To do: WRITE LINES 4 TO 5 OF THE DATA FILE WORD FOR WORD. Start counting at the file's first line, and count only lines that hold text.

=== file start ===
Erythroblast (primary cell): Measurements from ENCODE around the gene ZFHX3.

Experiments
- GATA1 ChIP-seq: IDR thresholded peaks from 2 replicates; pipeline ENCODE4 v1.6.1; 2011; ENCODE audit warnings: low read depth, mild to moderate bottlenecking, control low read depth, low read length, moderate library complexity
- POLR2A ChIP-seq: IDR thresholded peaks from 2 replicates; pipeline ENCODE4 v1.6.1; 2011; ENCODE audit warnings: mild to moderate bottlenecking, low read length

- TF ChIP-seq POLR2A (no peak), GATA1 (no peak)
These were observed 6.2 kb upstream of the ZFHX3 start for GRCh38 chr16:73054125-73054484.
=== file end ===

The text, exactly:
- POLR2A ChIP-seq: IDR thresholded peaks from 2 replicates; pipeline ENCODE4 v1.6.1; 2011; ENCODE audit warnings: mild to moderate bottlenecking, low read length

- TF ChIP-seq POLR2A (no peak), GATA1 (no peak)